These parts should be considered in these fields when looking for special evidences from the
Book and the Sunnah and Ijma and Qiyas. Partial display of the field is incorrect and those who
selectively take from the field are faulty as are those who take one part as the entirety.[8]

It is nonsense that the clarity and details in the Shariah were just to be consistent with the
historical and social context of the Prophet(‫’) ﷺ‬s era; it is also illogical that those laws and
limitations were only for some objectives and if the objectives have been achieved then we don’t
need the Shariah -as the modernists’ Maqasid theory fancies.

It is nonsense that the clarity and details in the Shariah were just to be consistent with the
historical and social context of the Prophet(‫’) ﷺ‬s era and that they change according to the
context as depicted in the modernist discourse. It is illogical that if certain purposes are achieved
without them (Hudood), then there is no need to adhere to them as fancied by the modernist
theory of Maqaasid.

If it is permissible to change the legislation and subordinate it to the interests and to the historical
context, then it is mentally permissible to change the first purpose of the Shariah, i.e. singling
Allah for worship. If there is no mental objection to this, then it is also permissible to violate the
law. All these things are unacceptable to a Muslim who is aware of the truth of his religion.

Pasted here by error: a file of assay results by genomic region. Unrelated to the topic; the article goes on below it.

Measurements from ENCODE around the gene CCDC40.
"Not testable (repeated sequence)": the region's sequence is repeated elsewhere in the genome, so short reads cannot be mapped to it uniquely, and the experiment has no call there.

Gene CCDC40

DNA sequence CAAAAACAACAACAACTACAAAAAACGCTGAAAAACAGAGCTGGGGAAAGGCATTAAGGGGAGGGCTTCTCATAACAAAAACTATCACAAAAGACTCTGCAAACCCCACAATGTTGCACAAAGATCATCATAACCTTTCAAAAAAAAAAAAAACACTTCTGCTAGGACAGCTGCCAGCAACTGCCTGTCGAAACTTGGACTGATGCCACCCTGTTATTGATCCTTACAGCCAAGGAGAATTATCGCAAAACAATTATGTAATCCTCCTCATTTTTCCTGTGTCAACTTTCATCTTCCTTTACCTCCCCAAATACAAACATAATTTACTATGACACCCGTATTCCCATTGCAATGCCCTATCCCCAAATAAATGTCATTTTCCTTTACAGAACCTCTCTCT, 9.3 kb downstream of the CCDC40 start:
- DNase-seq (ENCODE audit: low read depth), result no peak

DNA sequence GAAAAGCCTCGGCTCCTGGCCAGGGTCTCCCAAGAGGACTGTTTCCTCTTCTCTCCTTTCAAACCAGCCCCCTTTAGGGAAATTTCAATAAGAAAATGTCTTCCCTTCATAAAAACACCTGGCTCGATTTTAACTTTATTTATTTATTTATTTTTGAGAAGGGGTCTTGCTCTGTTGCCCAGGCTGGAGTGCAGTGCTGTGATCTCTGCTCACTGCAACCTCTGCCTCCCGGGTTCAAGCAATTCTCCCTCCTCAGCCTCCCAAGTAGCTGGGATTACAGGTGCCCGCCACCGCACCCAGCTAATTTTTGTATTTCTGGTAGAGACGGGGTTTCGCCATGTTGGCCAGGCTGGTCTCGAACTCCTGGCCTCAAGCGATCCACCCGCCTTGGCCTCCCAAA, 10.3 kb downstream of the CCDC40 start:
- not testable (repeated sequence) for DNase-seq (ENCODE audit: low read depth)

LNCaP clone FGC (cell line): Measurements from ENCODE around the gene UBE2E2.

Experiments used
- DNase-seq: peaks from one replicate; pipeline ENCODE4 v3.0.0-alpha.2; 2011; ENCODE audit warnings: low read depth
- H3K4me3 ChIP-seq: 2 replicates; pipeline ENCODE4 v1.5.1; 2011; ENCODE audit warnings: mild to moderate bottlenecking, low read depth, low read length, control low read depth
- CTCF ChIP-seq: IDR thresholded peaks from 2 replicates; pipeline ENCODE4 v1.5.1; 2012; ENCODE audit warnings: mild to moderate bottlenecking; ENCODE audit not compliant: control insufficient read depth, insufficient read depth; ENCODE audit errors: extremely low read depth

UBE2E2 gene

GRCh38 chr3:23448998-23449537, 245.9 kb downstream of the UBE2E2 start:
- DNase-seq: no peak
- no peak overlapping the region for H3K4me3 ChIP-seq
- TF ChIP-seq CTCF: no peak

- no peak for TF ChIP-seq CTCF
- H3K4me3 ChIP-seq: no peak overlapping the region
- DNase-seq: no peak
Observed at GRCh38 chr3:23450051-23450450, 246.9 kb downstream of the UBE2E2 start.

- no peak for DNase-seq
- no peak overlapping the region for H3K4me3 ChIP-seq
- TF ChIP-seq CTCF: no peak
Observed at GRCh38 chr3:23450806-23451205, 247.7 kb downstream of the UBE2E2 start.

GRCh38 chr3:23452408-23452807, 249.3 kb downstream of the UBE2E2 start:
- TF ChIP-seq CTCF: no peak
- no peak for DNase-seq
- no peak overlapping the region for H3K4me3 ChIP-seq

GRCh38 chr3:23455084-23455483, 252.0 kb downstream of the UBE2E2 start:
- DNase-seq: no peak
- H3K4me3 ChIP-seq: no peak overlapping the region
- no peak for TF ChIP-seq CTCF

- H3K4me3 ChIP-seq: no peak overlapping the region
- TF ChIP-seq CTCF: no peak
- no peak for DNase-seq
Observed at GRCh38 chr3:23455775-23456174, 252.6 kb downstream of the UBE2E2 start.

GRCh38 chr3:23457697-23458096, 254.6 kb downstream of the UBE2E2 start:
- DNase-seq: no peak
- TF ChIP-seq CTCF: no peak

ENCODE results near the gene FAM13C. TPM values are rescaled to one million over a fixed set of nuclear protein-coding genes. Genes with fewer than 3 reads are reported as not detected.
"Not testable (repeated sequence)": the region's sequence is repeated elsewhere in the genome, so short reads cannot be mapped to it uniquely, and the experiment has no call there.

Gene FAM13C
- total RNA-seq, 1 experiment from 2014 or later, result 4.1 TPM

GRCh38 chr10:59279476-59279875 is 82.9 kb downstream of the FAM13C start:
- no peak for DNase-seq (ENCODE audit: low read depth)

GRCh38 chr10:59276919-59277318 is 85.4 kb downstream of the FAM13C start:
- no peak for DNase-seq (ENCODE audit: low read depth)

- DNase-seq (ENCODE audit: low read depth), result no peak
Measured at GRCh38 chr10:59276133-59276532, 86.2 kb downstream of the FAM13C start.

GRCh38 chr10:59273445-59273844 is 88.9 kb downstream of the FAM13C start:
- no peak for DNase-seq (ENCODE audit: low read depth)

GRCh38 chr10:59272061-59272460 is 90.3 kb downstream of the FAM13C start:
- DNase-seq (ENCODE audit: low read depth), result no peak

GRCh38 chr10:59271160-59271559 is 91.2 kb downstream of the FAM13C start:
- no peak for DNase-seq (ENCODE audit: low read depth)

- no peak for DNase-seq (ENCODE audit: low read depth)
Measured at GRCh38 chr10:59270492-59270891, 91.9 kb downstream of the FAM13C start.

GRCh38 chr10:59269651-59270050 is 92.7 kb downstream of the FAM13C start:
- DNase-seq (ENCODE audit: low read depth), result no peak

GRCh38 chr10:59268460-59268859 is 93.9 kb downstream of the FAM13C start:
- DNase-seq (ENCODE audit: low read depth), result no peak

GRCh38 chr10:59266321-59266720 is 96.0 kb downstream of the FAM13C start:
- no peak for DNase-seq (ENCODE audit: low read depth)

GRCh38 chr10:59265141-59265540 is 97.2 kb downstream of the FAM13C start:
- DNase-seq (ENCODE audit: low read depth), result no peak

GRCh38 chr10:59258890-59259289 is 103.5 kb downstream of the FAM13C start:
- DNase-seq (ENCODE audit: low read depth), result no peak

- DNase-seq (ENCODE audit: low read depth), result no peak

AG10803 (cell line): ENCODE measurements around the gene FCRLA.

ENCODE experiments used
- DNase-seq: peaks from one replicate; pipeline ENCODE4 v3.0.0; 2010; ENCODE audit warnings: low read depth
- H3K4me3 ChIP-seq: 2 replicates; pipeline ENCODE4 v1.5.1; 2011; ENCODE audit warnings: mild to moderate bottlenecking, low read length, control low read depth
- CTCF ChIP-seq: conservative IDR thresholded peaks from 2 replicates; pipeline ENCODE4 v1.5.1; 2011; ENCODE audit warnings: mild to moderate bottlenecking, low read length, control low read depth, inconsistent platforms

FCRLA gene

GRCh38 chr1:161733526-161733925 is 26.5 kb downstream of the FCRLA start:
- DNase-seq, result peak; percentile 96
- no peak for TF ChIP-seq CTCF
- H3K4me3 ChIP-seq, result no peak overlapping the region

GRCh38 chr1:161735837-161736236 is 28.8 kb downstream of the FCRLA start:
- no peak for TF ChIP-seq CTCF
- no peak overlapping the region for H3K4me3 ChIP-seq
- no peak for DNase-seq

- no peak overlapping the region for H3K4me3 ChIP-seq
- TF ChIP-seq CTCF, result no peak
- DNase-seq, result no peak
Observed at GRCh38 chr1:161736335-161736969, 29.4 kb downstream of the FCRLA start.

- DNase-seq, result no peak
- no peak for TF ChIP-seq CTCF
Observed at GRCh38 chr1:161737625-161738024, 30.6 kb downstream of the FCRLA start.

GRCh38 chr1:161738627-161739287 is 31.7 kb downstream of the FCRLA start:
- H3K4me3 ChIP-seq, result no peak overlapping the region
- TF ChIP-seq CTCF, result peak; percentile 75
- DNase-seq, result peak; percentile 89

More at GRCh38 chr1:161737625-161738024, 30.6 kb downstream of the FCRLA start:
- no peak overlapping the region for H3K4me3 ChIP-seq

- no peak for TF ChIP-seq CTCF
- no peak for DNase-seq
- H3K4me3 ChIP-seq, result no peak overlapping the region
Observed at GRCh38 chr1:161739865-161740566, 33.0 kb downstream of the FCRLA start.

If it is permissible to change the detailed legislation for the sake of Maqaasid in peoples lives,
then this means that it is permissible to invalidate the law because if it is true that the Shariah
violates the Maqaasid in some of its provisions, then there is no impediment that prevents it from
occurring in all laws and rulings as they are equal in the legal context because anyone can offer
what he sees as Maslaha on any legitimate ruling.

Al-Shatibi pointed to this concept when he pointed out that the provisions of the Shariah are not
nullified by the intellect, and that the text is not subservient to it. He said:

‫ وبيان ذلك أن معنى الشريعة أنها تحد للمكلَّفين حدوداً في‬،‫ وهذا محال باطل‬،‫إنه لو كان كذلك لجاز إبطال الشريعة بالعقل‬
‫ جاز له تعدي جميع الحدود؛ ألن ما ثبت‬،‫ فإن جاز للعقل تعدِي حد واحد‬،‫ وهو جملة ما تضمنته‬،‫ واعتقاداتهم‬،‫ وأقوالهم‬،‫أفعالهم‬
‫ وهذا‬،‫ وإن جاز إبطال واحد جاز إبطال السائر‬،‫ ليس هذا الحد بصحيح‬:‫ وتعدي حد واحد هو معنى إبطاله؛ أي‬،‫للشيء ثبت لمثله‬
‫ال يقول به أحد لظهور ُمحاله‬

If it is permissible to break the law with reason, and this is invalid, and that the meaning is that
the Shariah limits the peoples’ actions, statements, and beliefs included in it, then if the intellect
exceeds one limit, it can violate all limits. If it is permissible for the mind to transgress one
boundary, then it is permissible for it to violate all the boundaries, because what is proven for
something is proven to be similar to it, and the violation of one limit means nullifying it.[9]

Giving the purpose to the text, in the form called for by the modernist discourse, is therefore
impossible to be acceptable to the Muslim because that will lead to the annulment of all the law.

The modernist speech necessarily leads to all these. It discourages the Muslims from taking from
them. It has launched severe campaigns against the fuqaha and usuliyyeen who did not reach the
conclusion (as them); however, it has not provided a convincing answer to these terrible
deductions, and has not even attempted to delve into it, but rather overlooked it as if it does not